In The Wake Of The Wildfires, Some Children Are Suffering From Extreme Stress And Anxiety
Hundreds of students in Talent and Phoenix lost their homes to the Almeda Fire this September, just a week before school was supposed to start. Now some of them are showing signs of extreme stress and anxiety, causing school leaders and parents to consider resuming in-person classes again.
Shortly after the onset of the pandemic, five-year-old Abby Bucolo started having mild panic attacks. She’d complain about stomach aches or she’d throw tantrums. Sometimes she'd hyperventilate. But her mom, Courtney Bucolo, says those episodes were nothing compared to what happened shortly after a wildfire destroyed their home in Talent, when they started living at a bed-and-breakfast in Ashland.
“She was complaining about a stomach ache, but it kept escalating to the point where she was screaming and doubling over, every couple of minutes,” Courtney Bucolo recalls.
That went on for hours. Courtney Bucolo took her daughter to the hospital, where she seemed to go catatonic. She curled into a fetal position, didn’t talk to anyone, and hardly answered nurses’ questions. At one point she started screaming again, and passed out.
But doctors said all of her tests came out clear.
“And then they were like, we think it’s a panic attack,” Courtney Bucolo says.
They went home that night, but Abby Bucolo's panic attack didn't stop.
"The next day was the same," Courtney Bucolo recalls. "She's just screaming, and screaming, and screaming. It was probably the worst experience of my life. Nothing was stopping it."
Since she's so young — just five years old — Abby Bucolo can only take mild medications like Benadryl to calm down. After consulting a few specialists, her parents have since been giving her small doses of medicine, which has helped stave off additional attacks. So has therapy, as well as teaching Abby Bucolo about the meaning of what it is to be anxious, scared, and stressed.
Abby Bucolo is one of 700 students in the Talent-Phoenix School District who lost their homes to the Almeda Fire on September 8th. Two weeks later, they had to start their first day of school. Many tuned in from hotels or relatives’ houses. Some are living in tents or in outbuildings without an internet connection, so the district has set up hotspots in different locations around the county.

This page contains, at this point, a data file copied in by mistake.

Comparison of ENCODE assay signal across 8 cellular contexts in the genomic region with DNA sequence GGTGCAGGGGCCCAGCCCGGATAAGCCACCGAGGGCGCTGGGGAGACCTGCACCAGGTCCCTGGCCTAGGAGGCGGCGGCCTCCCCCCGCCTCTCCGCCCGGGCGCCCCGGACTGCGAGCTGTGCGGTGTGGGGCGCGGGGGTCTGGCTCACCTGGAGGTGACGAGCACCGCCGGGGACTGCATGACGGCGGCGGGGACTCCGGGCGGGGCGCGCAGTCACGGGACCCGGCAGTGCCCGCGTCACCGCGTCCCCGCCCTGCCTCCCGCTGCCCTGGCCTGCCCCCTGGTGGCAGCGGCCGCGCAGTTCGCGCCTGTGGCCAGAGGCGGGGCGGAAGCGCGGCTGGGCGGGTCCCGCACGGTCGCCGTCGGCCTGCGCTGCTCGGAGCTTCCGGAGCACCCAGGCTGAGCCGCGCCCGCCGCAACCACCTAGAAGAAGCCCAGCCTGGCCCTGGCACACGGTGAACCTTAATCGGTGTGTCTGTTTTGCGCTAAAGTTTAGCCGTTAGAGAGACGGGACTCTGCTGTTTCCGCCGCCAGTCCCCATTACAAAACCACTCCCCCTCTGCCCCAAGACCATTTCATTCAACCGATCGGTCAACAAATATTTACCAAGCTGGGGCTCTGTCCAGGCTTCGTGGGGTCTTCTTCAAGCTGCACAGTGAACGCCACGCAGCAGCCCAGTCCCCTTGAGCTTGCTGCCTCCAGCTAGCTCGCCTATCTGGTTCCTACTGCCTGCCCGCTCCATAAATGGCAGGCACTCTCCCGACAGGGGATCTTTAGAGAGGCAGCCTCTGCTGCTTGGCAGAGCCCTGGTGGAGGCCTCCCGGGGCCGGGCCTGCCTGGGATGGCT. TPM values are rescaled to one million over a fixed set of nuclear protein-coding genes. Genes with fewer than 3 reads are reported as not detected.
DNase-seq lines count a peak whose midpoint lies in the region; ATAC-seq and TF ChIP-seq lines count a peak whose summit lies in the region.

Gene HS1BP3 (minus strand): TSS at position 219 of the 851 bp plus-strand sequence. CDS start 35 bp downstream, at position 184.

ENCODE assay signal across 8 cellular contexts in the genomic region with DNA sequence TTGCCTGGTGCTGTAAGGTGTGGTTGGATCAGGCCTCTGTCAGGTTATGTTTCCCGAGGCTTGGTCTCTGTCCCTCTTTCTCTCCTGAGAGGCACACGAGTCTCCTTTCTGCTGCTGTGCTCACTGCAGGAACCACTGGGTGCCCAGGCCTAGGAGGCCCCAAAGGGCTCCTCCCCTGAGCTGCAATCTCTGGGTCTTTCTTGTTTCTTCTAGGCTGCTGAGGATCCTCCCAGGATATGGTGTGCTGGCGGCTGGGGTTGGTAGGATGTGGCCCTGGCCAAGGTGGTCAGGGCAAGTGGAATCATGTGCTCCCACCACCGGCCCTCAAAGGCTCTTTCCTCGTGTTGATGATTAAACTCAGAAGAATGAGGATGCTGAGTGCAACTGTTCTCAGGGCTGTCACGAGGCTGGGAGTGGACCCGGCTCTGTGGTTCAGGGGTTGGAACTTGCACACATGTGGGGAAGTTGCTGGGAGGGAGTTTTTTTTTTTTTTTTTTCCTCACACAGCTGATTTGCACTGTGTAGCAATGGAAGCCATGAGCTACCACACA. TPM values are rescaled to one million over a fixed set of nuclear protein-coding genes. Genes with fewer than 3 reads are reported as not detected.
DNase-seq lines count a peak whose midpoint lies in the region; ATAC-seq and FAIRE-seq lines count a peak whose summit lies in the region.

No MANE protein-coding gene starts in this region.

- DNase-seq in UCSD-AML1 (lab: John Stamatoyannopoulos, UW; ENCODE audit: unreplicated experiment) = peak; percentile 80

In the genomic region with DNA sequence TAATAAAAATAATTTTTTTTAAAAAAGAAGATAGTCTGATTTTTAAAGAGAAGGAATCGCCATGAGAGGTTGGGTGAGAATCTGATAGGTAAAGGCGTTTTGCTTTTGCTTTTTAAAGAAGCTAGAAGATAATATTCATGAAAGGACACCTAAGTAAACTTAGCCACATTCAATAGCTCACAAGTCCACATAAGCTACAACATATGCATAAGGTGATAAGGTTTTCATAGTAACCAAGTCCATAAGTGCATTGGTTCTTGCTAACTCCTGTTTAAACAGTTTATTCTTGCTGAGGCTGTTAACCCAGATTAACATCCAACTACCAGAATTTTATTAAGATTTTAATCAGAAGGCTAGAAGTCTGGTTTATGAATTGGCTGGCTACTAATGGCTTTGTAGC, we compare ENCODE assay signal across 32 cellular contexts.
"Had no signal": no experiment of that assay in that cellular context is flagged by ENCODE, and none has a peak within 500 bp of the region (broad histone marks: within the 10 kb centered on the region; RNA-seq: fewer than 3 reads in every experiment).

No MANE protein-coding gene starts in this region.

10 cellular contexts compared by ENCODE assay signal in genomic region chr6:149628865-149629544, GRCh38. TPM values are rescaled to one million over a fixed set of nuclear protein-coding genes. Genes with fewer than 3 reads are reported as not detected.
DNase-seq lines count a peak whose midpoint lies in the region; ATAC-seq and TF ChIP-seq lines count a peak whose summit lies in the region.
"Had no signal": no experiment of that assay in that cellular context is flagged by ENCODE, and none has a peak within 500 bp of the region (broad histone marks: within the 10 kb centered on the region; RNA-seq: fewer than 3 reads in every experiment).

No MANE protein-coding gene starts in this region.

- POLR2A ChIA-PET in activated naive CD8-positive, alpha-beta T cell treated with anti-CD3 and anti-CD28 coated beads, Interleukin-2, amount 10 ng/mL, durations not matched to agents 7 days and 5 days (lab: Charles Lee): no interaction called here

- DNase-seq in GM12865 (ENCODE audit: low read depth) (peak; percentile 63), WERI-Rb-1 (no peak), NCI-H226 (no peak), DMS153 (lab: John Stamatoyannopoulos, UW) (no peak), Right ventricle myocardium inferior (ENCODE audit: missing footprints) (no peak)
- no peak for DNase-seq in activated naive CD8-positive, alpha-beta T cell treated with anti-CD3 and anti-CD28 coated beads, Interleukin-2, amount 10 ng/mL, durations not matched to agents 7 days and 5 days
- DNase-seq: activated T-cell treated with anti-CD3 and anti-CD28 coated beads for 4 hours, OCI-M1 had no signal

“Some kids are telling really intense stories, and some kids are like, ‘This part of my house burned down but not that part,’” says Talent Elementary School teacher Pam Ward, who teaches fifth graders. “Or some kids are like, ‘I live where nothing burned down and I feel bad because my house is standing and my friend across the street house isn't.”
During Abby Bucolo's first day of online kindergarten, she was the first to raise her hand to introduce herself to the grid of squares showing her classmates' faces.
“My name is Abby and my house burned down and I like art,” she announced.
While Abby Bucolo loves making friends and speaking up in class, she dreads getting up in the morning to attend school online. She says she's made new friends in kindergarten, but adds, “I don’t know them yet,” because she’s only ever seen them on a computer screen.
Like Abby Bucolo, a lot of students are having a hard time dealing with these sudden changes. Their lives have been upended twice in one year — first with the pandemic, then again with a wildfire that decimated much of their towns.
Talent-Phoenix School District administrators say they want to bring students back to campus this winter to help give them a sense of returning back to normal.
“That lack of stability and the lack of predictability can be really harmful,” says Phoenix Elementary School Principal Shawna Schleif. “And so — if we can mitigate that by bringing kids back to campus to create space for kids to be, and be in relation with one another, and give families a reprieve to take care of all of the things that they need to take care of — we want to be able to do that.”
After the fire, the district surveyed parents for their thoughts about having students return to in-person learning. Schleif says about 80 percent of the participants want their kids to go back to campus.
Abby Bucolo's parents are among them.
“It’s the worst decision to make,” Courtney Bucolo says. “We know the virus is real, and we know it’s a problem and we assume if they go back to in-person learning there’ll be an increase in cases and we’ll probably have to stop seeing my grandparents. It’s a rock and a hard place.”
If students come back to school this year, administrators say they’ll likely implement a hybrid model with some students coming to campus during different parts of the day. Everyone will need to wear face masks.
Still, administrators don’t have an exact return date in mind. They say it’s dependent on coronavirus cases in Jackson County, which lately have been skyrocketing. So the chances that Abby Bucolo could actually meet her new friends in person are becoming slimmer every day.